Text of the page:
[March 11, 2018] There’s a story about U.S. Army General George S. Patton from World War II that showed that he was a great example of a charismatic leader. Just after being assigned as the commander of the U.S. Third Army he traveled to his new headquarters with blaring sirens on the jeep and dressed immaculately in his self-styled highly adorned uniform. Soldiers just stared.
“Truly charismatic people, in my experience, don’t come along very often.” – Francesca Annis, English actress
There are many styles of leadership; one we associate with considerable success is the charismatic leader. It would be logical to take a close look at those leaders, uncommon as they are, with a keen eye toward finding what works best for them and, perhaps, emulate their approach to leadership with the understanding that it might also work for us. What follows are three traits of charismatic leaders. There are more but these are the key.
- Connect to people: If there were to be any trait to a charismatic leader that works, it is the ability to connect to people. Part of this is being empathetic. U.S. President Bill Clinton had this trait down better than any other politician in modern times. He was famous for saying, “I feel your pain.” Regardless of his sincerity, people believed he cared about them and thought of him as a great president.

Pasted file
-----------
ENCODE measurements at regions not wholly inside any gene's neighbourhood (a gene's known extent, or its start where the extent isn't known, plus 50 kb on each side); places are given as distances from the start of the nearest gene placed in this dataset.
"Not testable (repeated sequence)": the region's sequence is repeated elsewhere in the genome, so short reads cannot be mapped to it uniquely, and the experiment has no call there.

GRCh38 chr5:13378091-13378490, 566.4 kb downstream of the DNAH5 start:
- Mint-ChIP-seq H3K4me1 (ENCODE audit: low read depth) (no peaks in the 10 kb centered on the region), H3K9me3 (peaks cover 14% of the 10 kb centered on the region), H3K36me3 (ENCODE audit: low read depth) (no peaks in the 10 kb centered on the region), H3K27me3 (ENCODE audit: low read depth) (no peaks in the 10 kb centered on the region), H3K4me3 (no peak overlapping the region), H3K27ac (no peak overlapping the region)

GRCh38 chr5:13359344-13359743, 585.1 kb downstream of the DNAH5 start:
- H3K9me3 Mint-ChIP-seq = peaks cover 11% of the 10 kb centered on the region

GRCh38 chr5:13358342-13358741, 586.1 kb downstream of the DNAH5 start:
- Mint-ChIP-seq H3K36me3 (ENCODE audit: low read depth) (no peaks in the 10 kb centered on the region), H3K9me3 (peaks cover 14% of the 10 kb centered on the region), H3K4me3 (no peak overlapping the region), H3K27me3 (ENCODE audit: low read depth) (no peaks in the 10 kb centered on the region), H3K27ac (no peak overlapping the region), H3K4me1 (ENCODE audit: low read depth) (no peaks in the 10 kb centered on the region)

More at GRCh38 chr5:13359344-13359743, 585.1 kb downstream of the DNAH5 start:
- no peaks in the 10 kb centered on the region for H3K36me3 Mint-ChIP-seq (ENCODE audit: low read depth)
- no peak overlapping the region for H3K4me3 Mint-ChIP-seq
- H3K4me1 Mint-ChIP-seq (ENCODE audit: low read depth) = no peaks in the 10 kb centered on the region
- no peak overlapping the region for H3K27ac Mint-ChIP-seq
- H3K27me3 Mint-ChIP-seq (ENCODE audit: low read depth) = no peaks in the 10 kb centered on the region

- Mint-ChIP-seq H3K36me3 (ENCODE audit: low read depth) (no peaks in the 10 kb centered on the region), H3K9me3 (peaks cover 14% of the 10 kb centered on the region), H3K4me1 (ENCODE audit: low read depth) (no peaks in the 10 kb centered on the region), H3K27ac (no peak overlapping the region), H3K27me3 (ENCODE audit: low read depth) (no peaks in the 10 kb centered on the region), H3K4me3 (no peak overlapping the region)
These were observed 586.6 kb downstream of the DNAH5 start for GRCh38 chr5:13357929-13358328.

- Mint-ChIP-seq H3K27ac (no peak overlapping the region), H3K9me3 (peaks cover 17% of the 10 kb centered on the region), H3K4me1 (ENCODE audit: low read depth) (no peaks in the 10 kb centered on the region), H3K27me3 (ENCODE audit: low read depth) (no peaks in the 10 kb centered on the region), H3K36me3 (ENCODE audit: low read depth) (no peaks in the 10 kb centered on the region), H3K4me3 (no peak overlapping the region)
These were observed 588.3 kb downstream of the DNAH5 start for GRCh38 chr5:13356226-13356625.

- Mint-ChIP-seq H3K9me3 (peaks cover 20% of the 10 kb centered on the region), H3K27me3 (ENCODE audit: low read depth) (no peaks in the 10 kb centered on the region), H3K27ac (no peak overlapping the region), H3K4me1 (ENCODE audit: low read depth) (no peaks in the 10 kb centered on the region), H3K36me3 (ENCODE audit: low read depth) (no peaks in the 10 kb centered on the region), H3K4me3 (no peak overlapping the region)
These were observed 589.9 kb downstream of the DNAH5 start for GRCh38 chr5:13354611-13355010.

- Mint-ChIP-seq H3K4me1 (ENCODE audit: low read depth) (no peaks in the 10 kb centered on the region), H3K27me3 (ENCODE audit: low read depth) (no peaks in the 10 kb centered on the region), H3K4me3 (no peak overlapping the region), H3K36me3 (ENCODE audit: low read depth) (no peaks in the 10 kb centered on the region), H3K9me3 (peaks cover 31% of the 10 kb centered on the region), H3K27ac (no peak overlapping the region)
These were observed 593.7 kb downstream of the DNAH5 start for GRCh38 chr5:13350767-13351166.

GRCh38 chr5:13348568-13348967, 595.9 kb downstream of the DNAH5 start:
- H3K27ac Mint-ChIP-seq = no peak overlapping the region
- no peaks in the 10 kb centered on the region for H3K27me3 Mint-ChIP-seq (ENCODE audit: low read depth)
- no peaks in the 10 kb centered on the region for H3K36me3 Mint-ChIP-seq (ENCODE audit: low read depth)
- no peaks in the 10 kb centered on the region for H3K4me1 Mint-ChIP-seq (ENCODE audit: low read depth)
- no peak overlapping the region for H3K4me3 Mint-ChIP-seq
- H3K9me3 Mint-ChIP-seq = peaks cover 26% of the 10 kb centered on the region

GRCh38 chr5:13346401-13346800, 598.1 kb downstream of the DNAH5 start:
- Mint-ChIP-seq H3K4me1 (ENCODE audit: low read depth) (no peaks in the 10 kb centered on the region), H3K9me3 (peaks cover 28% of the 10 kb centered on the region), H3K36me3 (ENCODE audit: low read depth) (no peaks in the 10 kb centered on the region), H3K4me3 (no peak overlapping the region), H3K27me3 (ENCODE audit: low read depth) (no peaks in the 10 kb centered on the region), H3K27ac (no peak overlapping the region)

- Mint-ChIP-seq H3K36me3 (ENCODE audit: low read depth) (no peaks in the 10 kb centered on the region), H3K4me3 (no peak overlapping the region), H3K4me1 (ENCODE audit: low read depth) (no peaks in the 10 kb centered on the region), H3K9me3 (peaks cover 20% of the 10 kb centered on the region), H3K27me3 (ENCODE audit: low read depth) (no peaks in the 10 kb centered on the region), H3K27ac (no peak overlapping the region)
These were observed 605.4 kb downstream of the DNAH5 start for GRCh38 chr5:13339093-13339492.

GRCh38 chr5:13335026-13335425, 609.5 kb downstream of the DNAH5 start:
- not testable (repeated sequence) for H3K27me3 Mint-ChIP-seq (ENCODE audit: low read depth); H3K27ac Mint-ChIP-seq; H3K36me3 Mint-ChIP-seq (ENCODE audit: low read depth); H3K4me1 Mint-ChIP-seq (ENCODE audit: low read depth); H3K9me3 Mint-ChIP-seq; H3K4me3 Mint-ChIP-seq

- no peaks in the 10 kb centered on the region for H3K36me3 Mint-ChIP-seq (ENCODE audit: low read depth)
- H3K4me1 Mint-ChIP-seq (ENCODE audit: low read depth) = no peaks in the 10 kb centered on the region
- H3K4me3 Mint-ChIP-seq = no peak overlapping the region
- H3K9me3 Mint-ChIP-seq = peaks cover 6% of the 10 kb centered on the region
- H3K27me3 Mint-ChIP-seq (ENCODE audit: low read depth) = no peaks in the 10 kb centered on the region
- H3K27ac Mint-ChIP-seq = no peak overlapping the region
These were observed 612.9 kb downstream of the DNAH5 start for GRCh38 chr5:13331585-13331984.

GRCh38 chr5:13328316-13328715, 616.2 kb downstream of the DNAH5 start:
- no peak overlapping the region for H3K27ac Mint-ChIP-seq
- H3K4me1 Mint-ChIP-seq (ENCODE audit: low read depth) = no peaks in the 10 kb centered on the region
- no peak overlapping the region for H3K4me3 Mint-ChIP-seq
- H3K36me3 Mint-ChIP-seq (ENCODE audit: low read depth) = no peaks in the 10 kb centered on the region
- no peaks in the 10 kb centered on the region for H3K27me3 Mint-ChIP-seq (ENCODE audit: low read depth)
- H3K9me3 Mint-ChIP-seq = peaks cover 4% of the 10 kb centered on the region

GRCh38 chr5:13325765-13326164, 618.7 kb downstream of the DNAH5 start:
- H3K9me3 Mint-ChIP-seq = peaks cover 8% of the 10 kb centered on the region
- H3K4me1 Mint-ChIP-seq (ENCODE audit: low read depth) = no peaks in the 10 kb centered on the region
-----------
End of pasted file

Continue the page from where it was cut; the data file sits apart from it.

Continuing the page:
- Self-confidence: An important trait is to have a strong sense of belief in one’s self that one can do whatever needs to be done to succeed. This helps others to believe just as strongly as the leader. British Prime Minister Winston Churchill exuded self-confidence and this was infectious across the nation during the darkest days of WWII; the key to that nation’s survival during the war.
- Inspirational: A charismatic leader has the ability to motivate people to work far beyond what they would have done normally. Inspiration is a combination of optimism, passion, and positive thinking that drives others to achieve things they would have never attempted otherwise.
I’ve read much of what the “experts” say on the topic of charismatic leadership and I find that academics focus more on the outcomes of the charismatic leader rather than the methods by which those outcomes are achieved. For those who want to know the “how” of effective leadership, looking at methods is a better bet. Studying core traits is the only sure bet to improve our skills.